Planning Your Yard with Bees in Mind
Winter is the perfect time for garden dreaming. You can stay warm inside with a cup of tea and a few books for inspiration before the flurry of spring activity begins. In recent years, many people have become more aware of the importance of bees and are looking to create spaces in their yard that help support these critters. Below are a few key elements to consider when planning your space.
All bees require regular water for survival and need a source within close range of their hive or nesting site. You can get as creative as you’d like, but a simple bird bath or shallow dish filled with water will do the trick. Any water element must have a few rocks or other study objects (marbles can be pretty!) to act as islands for the bees to stand on while they drink. Place the water somewhere in the open but not too hot and be sure to refresh it every day or so to avoid build-up of scum and debris.
Of course, flowering plants are crucial for any supportive habitat as the pollen and nectar are the bee’s only source of food. Beds don’t necessarily need to be placed right next to nesting sites. As long as they are within 50m of each other, this is a short enough distance for even the smallest of bees to travel.
Beds or containers should be placed in open, sunny areas of your space where bees travel most frequently. If all you have is shade, not to worry, a good patch of flowers will still attract a few bees and other pollinators. Plan for big blocks of plantings for each variety, these are easier for the bees to see and pollinate. If you have the space, at least a meter in diameter is best.
A variety of nesting locations can be created in order to accommodate a range of bee species.. An undisturbed patch of land on a sunny southern slope is a great spot to incorporate some well-draining sandy soil for ground-nesting species to tunnel into. Leave it only sparsely planted with a few small rocks for basking. You will notice if you have bees by the small ant hill-like domes at the entrance to their tunnel.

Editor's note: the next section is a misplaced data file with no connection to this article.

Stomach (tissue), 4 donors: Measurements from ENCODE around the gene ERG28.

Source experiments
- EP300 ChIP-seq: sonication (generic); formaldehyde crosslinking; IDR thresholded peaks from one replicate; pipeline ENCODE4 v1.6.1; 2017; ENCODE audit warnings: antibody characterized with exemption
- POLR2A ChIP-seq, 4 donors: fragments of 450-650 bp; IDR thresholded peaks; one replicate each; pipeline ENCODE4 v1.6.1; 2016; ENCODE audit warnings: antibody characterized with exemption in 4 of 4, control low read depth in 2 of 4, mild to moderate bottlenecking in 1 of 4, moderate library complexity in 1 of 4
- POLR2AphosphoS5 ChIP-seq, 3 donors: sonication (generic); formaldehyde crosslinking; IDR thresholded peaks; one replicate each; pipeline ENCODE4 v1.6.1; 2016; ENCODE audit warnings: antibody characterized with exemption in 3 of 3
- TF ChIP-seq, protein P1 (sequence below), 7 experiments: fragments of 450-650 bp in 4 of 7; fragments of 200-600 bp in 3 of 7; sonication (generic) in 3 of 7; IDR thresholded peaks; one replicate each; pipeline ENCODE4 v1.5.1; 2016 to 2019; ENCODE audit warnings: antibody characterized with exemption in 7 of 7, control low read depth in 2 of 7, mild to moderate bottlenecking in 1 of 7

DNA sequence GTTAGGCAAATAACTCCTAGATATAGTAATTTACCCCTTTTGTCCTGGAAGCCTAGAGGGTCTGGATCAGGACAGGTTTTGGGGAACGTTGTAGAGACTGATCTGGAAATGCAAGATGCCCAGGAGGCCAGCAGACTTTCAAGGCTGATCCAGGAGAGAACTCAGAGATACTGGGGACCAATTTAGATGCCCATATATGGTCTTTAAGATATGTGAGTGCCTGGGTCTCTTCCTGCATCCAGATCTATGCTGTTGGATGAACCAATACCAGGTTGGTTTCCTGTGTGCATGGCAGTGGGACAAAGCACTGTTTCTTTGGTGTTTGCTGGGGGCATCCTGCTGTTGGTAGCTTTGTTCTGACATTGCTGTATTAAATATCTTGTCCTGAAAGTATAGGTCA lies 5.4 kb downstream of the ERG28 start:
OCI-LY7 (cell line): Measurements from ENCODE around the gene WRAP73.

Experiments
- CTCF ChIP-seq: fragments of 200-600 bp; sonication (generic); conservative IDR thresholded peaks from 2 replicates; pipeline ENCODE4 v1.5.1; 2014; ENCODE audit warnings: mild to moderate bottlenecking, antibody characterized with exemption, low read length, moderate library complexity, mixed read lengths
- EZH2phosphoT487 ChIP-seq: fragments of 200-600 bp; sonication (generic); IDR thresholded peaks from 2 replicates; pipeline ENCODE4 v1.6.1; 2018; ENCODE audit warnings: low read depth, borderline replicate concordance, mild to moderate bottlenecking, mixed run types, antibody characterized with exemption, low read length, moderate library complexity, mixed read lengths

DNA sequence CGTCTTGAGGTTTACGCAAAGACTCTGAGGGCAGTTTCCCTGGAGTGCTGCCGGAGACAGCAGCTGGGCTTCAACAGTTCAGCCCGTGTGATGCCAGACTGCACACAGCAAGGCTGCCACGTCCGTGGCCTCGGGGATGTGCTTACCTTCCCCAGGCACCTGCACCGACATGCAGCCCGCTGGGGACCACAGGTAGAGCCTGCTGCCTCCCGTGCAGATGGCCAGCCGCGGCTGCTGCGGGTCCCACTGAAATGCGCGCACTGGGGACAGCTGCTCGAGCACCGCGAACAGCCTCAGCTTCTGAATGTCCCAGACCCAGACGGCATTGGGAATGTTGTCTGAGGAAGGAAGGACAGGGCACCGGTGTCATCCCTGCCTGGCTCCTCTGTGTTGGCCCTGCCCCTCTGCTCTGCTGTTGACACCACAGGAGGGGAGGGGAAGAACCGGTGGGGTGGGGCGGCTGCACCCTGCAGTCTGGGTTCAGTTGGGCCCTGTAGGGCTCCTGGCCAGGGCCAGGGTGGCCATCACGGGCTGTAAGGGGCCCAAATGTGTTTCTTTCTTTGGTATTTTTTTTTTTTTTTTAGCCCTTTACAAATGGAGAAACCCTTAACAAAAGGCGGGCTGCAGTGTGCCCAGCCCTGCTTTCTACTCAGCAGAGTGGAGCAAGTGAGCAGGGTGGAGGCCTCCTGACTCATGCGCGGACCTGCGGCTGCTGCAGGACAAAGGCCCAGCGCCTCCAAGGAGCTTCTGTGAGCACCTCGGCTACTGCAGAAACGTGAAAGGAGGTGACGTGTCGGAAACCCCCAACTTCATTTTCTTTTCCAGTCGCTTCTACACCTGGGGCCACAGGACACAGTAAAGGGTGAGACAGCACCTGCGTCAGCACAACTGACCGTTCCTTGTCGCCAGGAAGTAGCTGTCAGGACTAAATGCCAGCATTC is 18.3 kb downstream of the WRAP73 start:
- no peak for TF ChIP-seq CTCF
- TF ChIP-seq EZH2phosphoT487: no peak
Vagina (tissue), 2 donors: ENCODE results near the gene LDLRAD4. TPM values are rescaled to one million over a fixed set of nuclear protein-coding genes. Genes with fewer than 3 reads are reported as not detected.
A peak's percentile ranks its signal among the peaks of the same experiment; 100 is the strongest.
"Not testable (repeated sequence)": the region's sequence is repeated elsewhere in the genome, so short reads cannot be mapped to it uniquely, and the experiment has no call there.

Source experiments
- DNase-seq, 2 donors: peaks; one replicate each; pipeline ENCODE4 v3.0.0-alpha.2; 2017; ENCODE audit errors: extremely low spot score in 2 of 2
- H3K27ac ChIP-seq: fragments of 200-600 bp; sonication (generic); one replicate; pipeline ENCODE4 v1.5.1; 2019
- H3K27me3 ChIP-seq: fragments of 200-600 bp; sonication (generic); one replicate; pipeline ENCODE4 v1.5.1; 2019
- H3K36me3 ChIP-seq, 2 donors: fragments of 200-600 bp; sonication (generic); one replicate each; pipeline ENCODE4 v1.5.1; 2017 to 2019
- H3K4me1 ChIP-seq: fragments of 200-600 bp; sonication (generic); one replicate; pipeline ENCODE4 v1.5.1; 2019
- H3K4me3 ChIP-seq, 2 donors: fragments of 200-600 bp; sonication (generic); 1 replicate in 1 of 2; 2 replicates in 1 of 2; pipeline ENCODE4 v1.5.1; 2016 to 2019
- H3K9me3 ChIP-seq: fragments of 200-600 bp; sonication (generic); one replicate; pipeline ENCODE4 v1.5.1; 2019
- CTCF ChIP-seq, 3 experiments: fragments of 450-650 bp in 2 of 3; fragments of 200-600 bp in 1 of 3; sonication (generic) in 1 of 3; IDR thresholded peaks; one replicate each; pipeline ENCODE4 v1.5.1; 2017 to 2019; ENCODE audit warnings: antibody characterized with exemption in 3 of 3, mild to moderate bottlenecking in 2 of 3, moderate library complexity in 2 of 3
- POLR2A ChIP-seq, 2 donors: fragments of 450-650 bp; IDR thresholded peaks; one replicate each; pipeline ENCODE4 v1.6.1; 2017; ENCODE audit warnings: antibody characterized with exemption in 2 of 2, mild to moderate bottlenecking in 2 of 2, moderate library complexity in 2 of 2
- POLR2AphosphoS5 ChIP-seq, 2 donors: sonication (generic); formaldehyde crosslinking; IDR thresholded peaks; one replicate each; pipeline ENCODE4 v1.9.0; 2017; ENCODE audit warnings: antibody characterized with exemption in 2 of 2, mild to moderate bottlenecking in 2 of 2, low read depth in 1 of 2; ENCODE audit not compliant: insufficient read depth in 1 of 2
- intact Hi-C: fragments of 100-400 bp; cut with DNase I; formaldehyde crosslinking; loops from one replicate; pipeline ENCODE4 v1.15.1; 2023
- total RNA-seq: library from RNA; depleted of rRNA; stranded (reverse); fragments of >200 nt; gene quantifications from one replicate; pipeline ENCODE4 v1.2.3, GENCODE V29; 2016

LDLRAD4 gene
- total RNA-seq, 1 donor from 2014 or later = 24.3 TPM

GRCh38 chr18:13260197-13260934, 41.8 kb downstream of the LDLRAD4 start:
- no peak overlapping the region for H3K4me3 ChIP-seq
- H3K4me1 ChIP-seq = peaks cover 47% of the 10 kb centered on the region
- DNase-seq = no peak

Artificial nests can be placed around your yard to accommodate wood-nesting species. These are best located facing east or southeast so the nest can be warmed by the rising sun but be sheltered from afternoon heat and strong winds. Nests should be fixed to a clear landmark, like the side of a house, tree or fence post, that the bees can easily navigate too. Plan to place nests at least a meter off the ground so they aren’t splashed with water or covered by vegetation.
If you’re planning for bumble bee nests, look for an area of your yard that is well away from regular foot traffic. These nests should be placed at ground level in an sheltered area with little direct sunlight, to avoid over-heating the nest. Some species are tree nesters and may occupy a nest placed on a fencepost or tree.
Yard ‘Waste’ and Untidy Spaces
In the wild, wood-nesting bees will lay their eggs in hollow plant stems or cavities in trees or logs created by other insects or birds. In the fall, bumble bee queens will seek out cozy nesting spaces underground or in piles of leaf litter and other plant materials. Recreating these areas in your own yard is easy…and a great excuse to be a little lazy with your yard work.
Instead of cutting back woody plant stems right to the ground, leave them a couple feet long or opt not to cut them back at all. In spring they will provide a nest for bees. Rake leaves into your garden bed, to provide soil nourishment, nutrients for bacterial and fungi, and shelter for nesting or overwintering insects.
Skip the Pesticides and Herbicides
The simple fact is that pesticides are designed to kill insects and are damaging to bees and their offspring. Herbicides, though targeting plants can still be damaging to bees. You wouldn’t eat or drink from dishes that had herbicide on them, so the same approach must be used for bees. Herbicides should never be applied to flowering plants and should only be applied in periods of dry weather, to prevent it from collecting in puddles of rainwater. The best and safest approach is to avoid all pesticides and herbicides.
The points mentioned above focus specifically on bees, though most of these elements support a wide range of wildlife. Birds will appreciate water baths and seeds from pollinated flowers, while insects and other soil-dwelling creatures will enjoy the shelter and extra nutrients from plant matter and leaf litter. We hope you will stay tuned to our newsletter throughout the year for more details about planning your yard with bees in mind. Next month, how to build nests for native bees!